The campus code of conduct now officially bans hazing.
The University Assembly voted on Wednesday during their regular meeting in the Straight’s International Lounge to add a broader definition of hazing practices by campus organizations, more specifically campus fraternities and sororities, to the University code of conduct.
Instead of being governed by individual groups, this definition will encompass every campus organization and allow organizations with similar bans in place, the ability to work with the University in recognizing and understanding the problem.
“The fact of the matter is that New York State prohibits hazing. Many fraternities and sororities already have laws banning it. What was missing was specific language in the code of conduct,” said Prof. Donald Tobias, city and regional planning who is the president of the University Assembly. “We spent a lot of time [discussing the issue]. This language in the bill is an attempt to surface community discussion.”
Tobias said he hopes that through more formal legislation, the University can add more support against hazing and change the community’s view of the sometimes dangerous practice.
“What I hope is that many members of the Greek system and other organizations take this [issue] very seriously and then monitor the behaviors of their organization,” Tobias said.
Cornell, similar to hundreds of colleges across the country that allow a Greek system, also deals with the problem of hazing at the hands of fraternity and sorority brothers and sisters wanting to induct new members into their houses, typically during pledge season which can begin early after winter break and end around spring break, according to the office of fraternity and sorority affairs Website.
Although the resolution includes any organization, Tobias notes that hazing in the Greek system is a more prevalent problem. “No one wanted to come across being against the Greek system. If any conduct is having a negative effect on students,” Tobias said.
This problem led to the University creating the University Wide Anti-Hazing Task Force which consisted of both students and faculty last February to investigate the problem of hazing on campus.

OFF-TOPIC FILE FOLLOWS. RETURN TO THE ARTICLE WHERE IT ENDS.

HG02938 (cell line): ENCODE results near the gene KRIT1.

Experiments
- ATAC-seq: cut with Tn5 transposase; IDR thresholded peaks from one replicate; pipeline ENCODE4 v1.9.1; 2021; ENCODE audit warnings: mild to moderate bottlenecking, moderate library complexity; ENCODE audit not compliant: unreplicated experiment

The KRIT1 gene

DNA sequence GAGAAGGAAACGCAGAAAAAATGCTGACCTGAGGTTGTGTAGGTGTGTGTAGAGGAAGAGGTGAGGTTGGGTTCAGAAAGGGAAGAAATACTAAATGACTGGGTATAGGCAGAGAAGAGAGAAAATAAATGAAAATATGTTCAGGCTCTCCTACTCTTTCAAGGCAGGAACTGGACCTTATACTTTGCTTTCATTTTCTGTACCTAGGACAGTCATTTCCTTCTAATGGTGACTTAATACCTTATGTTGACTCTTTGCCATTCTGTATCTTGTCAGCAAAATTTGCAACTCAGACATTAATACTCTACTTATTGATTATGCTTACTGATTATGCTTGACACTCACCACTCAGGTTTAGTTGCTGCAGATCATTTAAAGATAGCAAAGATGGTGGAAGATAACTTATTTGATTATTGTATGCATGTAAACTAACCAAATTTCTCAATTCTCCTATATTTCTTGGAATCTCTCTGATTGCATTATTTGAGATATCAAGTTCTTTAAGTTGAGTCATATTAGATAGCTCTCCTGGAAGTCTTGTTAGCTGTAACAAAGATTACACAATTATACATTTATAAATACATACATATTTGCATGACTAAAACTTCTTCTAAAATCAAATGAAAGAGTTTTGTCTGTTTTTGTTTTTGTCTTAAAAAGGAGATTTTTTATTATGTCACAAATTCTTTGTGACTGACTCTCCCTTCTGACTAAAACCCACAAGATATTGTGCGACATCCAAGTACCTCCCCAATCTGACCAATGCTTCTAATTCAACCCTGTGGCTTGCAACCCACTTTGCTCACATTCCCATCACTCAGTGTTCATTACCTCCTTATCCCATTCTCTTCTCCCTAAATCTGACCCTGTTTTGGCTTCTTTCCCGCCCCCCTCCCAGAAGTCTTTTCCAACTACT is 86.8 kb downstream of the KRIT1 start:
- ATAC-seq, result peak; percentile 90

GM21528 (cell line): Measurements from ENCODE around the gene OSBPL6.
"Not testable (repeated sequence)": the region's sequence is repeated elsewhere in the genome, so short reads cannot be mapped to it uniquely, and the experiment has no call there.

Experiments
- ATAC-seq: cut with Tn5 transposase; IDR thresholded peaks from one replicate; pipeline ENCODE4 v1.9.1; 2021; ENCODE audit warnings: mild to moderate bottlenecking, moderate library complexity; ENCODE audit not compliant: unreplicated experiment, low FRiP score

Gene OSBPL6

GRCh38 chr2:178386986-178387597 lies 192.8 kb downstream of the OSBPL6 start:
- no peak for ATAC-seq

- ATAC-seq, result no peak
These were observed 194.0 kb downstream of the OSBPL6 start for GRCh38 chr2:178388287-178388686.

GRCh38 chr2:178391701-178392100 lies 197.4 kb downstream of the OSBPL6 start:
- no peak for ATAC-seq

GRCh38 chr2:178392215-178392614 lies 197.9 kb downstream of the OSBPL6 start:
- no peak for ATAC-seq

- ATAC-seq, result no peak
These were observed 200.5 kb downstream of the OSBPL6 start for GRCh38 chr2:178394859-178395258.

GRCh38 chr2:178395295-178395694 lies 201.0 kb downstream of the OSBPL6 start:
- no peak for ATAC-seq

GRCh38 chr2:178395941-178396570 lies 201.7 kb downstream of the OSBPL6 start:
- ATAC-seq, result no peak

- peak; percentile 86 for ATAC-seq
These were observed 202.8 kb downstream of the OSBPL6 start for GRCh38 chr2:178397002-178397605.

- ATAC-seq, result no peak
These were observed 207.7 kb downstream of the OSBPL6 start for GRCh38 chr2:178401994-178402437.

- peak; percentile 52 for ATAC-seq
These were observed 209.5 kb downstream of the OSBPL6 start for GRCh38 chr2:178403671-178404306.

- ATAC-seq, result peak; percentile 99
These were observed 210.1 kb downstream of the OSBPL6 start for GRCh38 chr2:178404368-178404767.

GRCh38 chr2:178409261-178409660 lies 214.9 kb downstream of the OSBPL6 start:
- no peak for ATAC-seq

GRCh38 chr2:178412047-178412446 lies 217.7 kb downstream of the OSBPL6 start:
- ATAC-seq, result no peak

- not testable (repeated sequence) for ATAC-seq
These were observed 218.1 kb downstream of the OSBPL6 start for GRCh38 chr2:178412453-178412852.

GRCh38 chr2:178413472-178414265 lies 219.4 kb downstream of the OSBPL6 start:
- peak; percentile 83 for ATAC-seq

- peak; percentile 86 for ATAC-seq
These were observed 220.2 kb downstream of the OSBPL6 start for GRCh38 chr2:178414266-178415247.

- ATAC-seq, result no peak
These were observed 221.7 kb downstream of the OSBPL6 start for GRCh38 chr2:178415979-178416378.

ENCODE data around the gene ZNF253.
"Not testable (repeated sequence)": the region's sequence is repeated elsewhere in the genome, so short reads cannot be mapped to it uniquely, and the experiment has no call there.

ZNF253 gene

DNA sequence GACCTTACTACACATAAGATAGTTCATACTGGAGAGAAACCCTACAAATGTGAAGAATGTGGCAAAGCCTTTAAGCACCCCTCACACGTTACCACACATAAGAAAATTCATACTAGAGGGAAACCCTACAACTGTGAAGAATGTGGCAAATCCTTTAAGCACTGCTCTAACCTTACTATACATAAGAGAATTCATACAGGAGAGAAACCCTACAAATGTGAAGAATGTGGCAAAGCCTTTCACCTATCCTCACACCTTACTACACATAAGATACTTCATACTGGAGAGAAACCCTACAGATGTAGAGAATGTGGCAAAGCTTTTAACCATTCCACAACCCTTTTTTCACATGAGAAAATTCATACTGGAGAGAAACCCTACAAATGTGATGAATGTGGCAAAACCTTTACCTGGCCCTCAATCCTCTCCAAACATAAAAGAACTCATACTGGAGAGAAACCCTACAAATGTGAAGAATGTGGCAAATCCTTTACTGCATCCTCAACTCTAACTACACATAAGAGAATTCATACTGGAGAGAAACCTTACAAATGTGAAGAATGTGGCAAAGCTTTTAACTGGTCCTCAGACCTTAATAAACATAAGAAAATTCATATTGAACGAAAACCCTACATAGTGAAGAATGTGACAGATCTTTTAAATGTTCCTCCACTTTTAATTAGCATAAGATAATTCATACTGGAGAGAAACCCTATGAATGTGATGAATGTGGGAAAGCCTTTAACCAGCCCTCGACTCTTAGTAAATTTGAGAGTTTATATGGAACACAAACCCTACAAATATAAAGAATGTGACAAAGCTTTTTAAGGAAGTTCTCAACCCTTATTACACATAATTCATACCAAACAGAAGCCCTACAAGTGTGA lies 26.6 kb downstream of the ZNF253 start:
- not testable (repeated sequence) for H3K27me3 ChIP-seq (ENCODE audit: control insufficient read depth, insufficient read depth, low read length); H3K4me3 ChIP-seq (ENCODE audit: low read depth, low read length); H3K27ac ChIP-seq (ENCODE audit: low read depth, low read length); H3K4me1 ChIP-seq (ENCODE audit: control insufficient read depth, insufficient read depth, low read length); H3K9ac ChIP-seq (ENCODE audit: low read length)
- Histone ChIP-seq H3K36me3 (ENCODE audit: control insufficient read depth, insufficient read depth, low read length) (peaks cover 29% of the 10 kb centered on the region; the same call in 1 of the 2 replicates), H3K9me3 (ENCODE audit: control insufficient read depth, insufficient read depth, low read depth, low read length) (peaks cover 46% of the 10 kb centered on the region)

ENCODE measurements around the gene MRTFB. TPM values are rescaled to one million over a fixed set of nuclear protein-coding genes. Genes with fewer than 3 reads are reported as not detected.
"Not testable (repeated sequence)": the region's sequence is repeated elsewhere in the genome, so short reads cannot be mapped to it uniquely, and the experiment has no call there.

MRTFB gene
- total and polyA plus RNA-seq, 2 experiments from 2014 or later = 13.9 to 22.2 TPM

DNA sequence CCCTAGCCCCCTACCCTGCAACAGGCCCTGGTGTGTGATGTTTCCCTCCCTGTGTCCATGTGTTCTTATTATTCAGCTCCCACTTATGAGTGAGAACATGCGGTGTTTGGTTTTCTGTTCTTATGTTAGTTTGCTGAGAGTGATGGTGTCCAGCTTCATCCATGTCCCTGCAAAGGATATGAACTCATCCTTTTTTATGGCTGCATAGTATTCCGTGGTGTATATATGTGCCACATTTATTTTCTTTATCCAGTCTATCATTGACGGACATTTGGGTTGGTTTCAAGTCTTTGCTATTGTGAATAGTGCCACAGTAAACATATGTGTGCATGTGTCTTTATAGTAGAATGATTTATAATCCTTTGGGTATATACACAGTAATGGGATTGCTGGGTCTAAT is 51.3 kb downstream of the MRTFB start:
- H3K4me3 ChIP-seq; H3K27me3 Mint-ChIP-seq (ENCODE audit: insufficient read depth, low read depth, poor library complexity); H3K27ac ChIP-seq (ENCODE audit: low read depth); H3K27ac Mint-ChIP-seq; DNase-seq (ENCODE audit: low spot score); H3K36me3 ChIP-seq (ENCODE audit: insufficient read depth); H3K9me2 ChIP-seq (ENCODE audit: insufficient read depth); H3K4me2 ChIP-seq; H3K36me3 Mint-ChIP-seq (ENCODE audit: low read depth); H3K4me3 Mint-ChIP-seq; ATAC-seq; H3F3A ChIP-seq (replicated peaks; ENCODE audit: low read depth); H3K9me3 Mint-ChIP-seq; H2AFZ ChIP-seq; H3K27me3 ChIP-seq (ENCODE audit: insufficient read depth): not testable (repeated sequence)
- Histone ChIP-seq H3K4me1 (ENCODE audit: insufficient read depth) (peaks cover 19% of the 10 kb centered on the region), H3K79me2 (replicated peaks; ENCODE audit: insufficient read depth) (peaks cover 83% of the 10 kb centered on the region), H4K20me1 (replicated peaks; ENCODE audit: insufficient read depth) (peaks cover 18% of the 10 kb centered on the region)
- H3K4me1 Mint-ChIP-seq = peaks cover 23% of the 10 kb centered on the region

According to Tobias, once the task force finished their proposal they forwarded their findings to the Cornell Judiciary Committee (CJC) who found the issue important enough to bring it to the University Assembly’s attention. “They took the recommendation to add it to the campus code of conduct and brought it to us,” he said.
Although the fact that many fraternities and sororities already had anti-hazing laws, the addition to the code of conduct did not come easily. The Assembly rejected proposals from the CJC twice earlier before passing this one. Tobias notes that they wanted the law to be as clear as possible without defining a “laundry list” of activities that which students could not engage.
“There was concern that the language be as explicit as possible around such issues, as mental distress. The CJC took that information back with them and submitted a second proposal which was consequently not approved,” Tobias said. “There were concerns about to what degree the entire Cornell community had the chance to [give input.]”
Due to the makeup on the Assembly — six undergraduates along with three graduate/professional students, five employees, seven faculty and three administrators — they were the right campus governing body to decide on the measure. Undergraduate members involved in the process had asked for a public forum but do to the often pubic nature of the issue, the referendum was denied.
Tobias feels that this public airing of the hazing issue may allow the community to change its opinion. “I think that the recommendation of the hazing committee was to get this type of discussion going and start to talk about community standards,” he said noting that some members used the change in community thought regarding drunk driving as an example.
Campus fraternities and sororities and organizations that are involved in their well being are also appreciative that the University is showing its support for an issue that they have been dealing with individually for years. “I’m really glad that the University is paying attention to this problem, ” said Rebecca Walker ’02, the president of the Cornell Panhellenic Association which oversees 13 campus sororities. “While I don’t think it is the largest problem in the sororities, it’s something that we deal with. I don’t think that we are immune to it.”
Walker stated that all campus sororities and fraternities begin the pledging process by signing an anti-hazing statement bringing the issue in their minds from the beginning. Throughout the process, every act that does take place, Walker notes, is taken very seriously. “You have to put yourself in the shoes [of the one whose being hazed],” Walker said.
She finds that hopefully this will allow her to work with the University more closely. “You can’t do it alone,” she said.
“For me, the change in the code represents acknowledgement by the University community that hazing is unacceptable. I am impressed with the way in which Greek student leaders are confronting the problem,” said Associate Dean of Students for fraternity and sorority affairs, Suzy Nelson.
Nelson believes that the additional mentions in the code of conduct should allow more in the University to examine their conduct and see if it falls into unacceptable behavior.
“This is not only a Greek problem, but a community problem. For that reason, Cornell should have a statement in the code of conduct that indicates hazing is wrong,” she said.
Archived article by Carlos Perkins